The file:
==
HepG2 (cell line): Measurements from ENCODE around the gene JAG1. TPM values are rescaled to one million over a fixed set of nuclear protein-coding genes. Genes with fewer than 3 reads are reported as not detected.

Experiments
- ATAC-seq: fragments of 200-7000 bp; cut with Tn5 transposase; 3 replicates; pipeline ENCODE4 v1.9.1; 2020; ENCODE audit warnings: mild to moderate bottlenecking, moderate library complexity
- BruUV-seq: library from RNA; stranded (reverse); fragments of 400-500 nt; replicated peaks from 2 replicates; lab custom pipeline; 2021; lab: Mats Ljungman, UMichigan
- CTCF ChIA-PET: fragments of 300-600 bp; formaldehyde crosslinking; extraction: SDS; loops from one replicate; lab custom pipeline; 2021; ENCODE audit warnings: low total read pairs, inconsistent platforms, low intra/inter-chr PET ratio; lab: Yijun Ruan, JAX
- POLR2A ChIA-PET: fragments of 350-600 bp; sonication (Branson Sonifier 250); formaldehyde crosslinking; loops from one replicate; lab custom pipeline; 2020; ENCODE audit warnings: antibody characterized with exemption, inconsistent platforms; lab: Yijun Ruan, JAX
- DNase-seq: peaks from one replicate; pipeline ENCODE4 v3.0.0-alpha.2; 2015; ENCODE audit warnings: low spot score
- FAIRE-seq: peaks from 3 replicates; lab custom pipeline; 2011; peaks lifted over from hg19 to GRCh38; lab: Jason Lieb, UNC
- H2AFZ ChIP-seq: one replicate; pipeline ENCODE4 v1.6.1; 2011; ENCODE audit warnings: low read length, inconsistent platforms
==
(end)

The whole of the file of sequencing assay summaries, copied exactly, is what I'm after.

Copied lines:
HepG2 (cell line): Measurements from ENCODE around the gene JAG1. TPM values are rescaled to one million over a fixed set of nuclear protein-coding genes. Genes with fewer than 3 reads are reported as not detected.

Experiments
- ATAC-seq: fragments of 200-7000 bp; cut with Tn5 transposase; 3 replicates; pipeline ENCODE4 v1.9.1; 2020; ENCODE audit warnings: mild to moderate bottlenecking, moderate library complexity
- BruUV-seq: library from RNA; stranded (reverse); fragments of 400-500 nt; replicated peaks from 2 replicates; lab custom pipeline; 2021; lab: Mats Ljungman, UMichigan
- CTCF ChIA-PET: fragments of 300-600 bp; formaldehyde crosslinking; extraction: SDS; loops from one replicate; lab custom pipeline; 2021; ENCODE audit warnings: low total read pairs, inconsistent platforms, low intra/inter-chr PET ratio; lab: Yijun Ruan, JAX
- POLR2A ChIA-PET: fragments of 350-600 bp; sonication (Branson Sonifier 250); formaldehyde crosslinking; loops from one replicate; lab custom pipeline; 2020; ENCODE audit warnings: antibody characterized with exemption, inconsistent platforms; lab: Yijun Ruan, JAX
- DNase-seq: peaks from one replicate; pipeline ENCODE4 v3.0.0-alpha.2; 2015; ENCODE audit warnings: low spot score
- FAIRE-seq: peaks from 3 replicates; lab custom pipeline; 2011; peaks lifted over from hg19 to GRCh38; lab: Jason Lieb, UNC
- H2AFZ ChIP-seq: one replicate; pipeline ENCODE4 v1.6.1; 2011; ENCODE audit warnings: low read length, inconsistent platforms